State finance director Drayton Nabers said the governor is pleased with the overall result.
The budget would increase spending 16 percent for the next fiscal year. It fully funds state employees' benefits, but it does not provide a cost-of-living raise.
The budget is balanced by several tax increases, including an $88 million increase in cigarette taxes. The increase will take effect once the measure is signed by the governor.
The leader of an anti-smoking organization is praising the legislature for raising the state tax on cigarettes by 26 cents a pack. But critics say it will drive smokers to lower-cost products on Indian reservations or across state lines.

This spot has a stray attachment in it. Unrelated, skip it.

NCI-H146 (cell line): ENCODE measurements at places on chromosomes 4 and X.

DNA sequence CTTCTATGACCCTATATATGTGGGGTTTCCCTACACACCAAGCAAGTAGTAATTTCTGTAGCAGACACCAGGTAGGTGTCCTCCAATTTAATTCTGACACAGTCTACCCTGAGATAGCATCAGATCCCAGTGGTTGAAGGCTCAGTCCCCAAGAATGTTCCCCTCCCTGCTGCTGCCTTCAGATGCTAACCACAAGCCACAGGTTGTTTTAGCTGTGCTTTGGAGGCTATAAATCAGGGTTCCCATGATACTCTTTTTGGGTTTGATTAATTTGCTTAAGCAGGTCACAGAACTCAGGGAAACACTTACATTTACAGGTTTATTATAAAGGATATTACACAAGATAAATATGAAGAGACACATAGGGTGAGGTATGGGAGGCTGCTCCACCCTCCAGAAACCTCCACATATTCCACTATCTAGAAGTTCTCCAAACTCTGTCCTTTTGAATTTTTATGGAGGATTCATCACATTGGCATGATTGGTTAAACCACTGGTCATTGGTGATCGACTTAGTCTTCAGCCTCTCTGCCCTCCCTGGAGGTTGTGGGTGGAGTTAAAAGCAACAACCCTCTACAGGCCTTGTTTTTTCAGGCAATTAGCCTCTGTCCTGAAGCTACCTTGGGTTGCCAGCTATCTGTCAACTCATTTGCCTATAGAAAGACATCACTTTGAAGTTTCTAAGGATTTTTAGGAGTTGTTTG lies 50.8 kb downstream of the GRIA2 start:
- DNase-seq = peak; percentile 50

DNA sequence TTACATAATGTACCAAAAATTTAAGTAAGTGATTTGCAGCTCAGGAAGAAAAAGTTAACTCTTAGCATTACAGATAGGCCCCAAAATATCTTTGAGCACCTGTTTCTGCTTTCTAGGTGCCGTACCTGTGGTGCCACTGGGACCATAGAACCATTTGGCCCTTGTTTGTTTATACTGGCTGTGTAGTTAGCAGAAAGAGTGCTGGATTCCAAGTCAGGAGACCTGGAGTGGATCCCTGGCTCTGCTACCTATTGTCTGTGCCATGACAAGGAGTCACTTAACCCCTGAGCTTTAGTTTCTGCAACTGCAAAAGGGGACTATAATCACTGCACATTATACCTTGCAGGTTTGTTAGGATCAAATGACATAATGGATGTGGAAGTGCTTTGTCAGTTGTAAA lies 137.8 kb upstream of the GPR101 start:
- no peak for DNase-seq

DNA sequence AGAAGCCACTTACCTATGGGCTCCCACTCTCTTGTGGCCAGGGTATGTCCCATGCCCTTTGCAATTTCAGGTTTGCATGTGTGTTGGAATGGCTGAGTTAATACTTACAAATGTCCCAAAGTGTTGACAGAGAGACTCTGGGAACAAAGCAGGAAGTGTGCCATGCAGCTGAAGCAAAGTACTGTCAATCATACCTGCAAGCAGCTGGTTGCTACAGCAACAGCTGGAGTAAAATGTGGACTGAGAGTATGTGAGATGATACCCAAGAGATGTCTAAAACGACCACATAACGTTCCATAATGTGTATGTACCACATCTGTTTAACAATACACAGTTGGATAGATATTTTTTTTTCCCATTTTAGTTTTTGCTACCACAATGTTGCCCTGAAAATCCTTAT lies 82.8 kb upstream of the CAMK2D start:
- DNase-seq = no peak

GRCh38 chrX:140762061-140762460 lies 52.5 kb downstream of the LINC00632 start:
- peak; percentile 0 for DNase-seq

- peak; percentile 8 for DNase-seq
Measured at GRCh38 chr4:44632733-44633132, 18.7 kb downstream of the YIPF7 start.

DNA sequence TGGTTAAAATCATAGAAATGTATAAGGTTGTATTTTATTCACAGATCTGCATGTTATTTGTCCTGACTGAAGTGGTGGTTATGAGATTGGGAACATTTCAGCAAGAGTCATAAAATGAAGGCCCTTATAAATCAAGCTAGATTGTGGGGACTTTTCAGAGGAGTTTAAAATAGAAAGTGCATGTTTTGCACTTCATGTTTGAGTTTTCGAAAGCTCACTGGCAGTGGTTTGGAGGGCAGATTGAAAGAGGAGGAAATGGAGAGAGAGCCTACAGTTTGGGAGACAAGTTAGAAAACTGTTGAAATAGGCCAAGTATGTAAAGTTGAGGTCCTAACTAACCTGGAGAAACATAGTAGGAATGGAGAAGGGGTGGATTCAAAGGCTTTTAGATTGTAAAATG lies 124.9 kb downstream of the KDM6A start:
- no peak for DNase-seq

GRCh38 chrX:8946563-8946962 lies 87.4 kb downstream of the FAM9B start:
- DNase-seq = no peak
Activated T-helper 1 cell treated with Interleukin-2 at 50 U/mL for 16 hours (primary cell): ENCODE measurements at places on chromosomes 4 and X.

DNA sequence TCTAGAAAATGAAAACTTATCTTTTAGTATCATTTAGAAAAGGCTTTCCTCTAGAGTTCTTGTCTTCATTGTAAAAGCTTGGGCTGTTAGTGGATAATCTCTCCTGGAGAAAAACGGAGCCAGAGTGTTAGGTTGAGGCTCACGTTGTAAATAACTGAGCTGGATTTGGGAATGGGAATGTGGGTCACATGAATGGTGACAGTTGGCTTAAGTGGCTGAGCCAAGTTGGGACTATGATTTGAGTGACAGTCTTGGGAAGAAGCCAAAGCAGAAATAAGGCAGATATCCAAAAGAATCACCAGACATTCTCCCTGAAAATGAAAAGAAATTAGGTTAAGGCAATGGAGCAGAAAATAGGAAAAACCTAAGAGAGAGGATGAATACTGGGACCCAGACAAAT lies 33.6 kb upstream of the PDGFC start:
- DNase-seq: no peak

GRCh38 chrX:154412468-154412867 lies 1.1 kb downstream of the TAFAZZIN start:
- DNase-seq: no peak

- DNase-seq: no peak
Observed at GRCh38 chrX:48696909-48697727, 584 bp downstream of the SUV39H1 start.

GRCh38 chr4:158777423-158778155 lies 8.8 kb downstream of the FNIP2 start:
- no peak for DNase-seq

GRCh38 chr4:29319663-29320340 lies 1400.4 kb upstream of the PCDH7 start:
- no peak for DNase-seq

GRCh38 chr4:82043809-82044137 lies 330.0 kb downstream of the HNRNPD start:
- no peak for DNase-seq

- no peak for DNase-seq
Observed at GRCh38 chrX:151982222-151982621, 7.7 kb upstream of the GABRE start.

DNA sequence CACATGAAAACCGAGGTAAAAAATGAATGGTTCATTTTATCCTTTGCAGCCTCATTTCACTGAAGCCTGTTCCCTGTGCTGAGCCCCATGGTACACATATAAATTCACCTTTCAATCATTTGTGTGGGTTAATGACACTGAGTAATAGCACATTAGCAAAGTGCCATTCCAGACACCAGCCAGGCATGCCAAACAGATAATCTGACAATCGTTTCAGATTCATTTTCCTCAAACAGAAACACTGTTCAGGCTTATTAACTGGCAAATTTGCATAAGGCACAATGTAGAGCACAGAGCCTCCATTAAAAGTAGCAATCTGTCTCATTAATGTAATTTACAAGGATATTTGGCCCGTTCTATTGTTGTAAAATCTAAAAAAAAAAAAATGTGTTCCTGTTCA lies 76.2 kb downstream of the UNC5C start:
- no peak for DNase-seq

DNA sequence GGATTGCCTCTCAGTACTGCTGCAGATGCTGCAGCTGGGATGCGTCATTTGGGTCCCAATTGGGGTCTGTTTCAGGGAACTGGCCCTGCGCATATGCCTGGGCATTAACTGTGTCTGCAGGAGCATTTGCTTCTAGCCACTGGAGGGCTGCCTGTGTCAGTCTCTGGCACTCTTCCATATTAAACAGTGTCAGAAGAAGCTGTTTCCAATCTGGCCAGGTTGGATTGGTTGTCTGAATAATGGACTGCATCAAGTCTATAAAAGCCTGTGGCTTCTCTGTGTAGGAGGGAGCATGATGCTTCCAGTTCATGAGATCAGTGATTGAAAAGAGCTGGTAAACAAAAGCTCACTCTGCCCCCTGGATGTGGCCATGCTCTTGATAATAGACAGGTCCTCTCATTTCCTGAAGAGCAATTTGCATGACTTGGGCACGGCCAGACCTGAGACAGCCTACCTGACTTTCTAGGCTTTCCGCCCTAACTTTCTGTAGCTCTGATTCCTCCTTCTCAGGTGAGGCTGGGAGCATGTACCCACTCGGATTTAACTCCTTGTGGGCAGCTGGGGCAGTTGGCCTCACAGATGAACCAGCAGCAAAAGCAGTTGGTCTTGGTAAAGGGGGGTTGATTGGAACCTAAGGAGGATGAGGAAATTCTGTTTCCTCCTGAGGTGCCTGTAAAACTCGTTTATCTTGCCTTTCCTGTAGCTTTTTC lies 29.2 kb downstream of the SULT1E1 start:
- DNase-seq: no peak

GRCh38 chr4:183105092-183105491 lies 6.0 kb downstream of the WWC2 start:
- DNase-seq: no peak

The increase will give Alabama the second highest cigarette tax in the Southeast behind Arkansas. It will boost the total state tax on a pack of cigarettes to 42.5 cents. For the typical pack-a-day smoker, that means an additional $94.90 in taxes. The legislation also doubles the tax on other tobacco products.
William Corr, executive director of the Campaign for Tobacco-Free Kids, called the legislation a "win-win'' measure that will generate much-needed tax revenue and reduce smoking among children and adults.
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